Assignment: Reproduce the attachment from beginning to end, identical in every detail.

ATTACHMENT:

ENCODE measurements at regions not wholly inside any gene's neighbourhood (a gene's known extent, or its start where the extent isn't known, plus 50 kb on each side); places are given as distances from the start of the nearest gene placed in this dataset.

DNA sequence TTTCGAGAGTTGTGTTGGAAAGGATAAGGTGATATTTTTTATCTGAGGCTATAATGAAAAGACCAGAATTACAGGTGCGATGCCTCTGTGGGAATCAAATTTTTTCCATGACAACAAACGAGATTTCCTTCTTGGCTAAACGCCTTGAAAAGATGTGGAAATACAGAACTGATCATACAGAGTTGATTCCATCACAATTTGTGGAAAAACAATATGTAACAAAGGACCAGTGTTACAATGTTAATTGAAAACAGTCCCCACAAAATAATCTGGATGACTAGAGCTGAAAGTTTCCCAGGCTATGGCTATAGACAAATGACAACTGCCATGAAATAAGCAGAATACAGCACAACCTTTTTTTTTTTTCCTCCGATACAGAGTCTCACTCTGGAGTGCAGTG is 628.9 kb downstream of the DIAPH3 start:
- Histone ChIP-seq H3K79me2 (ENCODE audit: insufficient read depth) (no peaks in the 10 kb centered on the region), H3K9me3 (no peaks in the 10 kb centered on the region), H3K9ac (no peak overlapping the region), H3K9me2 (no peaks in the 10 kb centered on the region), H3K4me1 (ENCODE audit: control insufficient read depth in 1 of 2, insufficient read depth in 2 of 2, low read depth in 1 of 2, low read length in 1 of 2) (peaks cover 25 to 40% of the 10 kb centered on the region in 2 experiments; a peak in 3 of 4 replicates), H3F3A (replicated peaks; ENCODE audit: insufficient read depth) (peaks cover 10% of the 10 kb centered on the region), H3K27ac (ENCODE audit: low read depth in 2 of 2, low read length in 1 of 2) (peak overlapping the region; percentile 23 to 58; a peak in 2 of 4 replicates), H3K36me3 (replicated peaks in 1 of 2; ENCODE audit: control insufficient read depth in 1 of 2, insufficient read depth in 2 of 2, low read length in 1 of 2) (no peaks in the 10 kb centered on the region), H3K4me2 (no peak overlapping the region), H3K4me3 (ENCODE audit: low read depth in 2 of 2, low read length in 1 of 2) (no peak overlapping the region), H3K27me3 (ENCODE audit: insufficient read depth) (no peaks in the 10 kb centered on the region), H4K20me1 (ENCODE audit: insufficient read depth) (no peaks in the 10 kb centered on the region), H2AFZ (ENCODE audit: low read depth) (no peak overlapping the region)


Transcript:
ENCODE measurements at regions not wholly inside any gene's neighbourhood (a gene's known extent, or its start where the extent isn't known, plus 50 kb on each side); places are given as distances from the start of the nearest gene placed in this dataset.

DNA sequence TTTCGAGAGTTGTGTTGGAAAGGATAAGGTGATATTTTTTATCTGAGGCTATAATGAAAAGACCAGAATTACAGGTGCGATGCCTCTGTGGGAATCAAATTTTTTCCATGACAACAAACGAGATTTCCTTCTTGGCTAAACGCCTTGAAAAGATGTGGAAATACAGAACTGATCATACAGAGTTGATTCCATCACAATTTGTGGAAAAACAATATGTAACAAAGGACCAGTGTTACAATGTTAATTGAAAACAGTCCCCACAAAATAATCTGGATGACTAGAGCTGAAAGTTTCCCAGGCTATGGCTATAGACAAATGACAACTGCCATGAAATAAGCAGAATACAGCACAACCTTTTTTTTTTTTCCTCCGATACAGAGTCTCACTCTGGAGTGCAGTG is 628.9 kb downstream of the DIAPH3 start:
- Histone ChIP-seq H3K79me2 (ENCODE audit: insufficient read depth) (no peaks in the 10 kb centered on the region), H3K9me3 (no peaks in the 10 kb centered on the region), H3K9ac (no peak overlapping the region), H3K9me2 (no peaks in the 10 kb centered on the region), H3K4me1 (ENCODE audit: control insufficient read depth in 1 of 2, insufficient read depth in 2 of 2, low read depth in 1 of 2, low read length in 1 of 2) (peaks cover 25 to 40% of the 10 kb centered on the region in 2 experiments; a peak in 3 of 4 replicates), H3F3A (replicated peaks; ENCODE audit: insufficient read depth) (peaks cover 10% of the 10 kb centered on the region), H3K27ac (ENCODE audit: low read depth in 2 of 2, low read length in 1 of 2) (peak overlapping the region; percentile 23 to 58; a peak in 2 of 4 replicates), H3K36me3 (replicated peaks in 1 of 2; ENCODE audit: control insufficient read depth in 1 of 2, insufficient read depth in 2 of 2, low read length in 1 of 2) (no peaks in the 10 kb centered on the region), H3K4me2 (no peak overlapping the region), H3K4me3 (ENCODE audit: low read depth in 2 of 2, low read length in 1 of 2) (no peak overlapping the region), H3K27me3 (ENCODE audit: insufficient read depth) (no peaks in the 10 kb centered on the region), H4K20me1 (ENCODE audit: insufficient read depth) (no peaks in the 10 kb centered on the region), H2AFZ (ENCODE audit: low read depth) (no peak overlapping the region)